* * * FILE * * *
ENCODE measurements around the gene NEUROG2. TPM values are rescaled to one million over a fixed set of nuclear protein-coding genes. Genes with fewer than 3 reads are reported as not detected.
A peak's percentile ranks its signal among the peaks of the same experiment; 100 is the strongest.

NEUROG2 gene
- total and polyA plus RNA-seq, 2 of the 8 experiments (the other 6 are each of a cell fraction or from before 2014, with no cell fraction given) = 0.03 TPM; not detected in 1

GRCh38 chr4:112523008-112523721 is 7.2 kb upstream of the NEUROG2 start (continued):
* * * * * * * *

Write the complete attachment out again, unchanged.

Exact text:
ENCODE measurements around the gene NEUROG2. TPM values are rescaled to one million over a fixed set of nuclear protein-coding genes. Genes with fewer than 3 reads are reported as not detected.
A peak's percentile ranks its signal among the peaks of the same experiment; 100 is the strongest.

NEUROG2 gene
- total and polyA plus RNA-seq, 2 of the 8 experiments (the other 6 are each of a cell fraction or from before 2014, with no cell fraction given) = 0.03 TPM; not detected in 1

GRCh38 chr4:112523008-112523721 is 7.2 kb upstream of the NEUROG2 start (continued):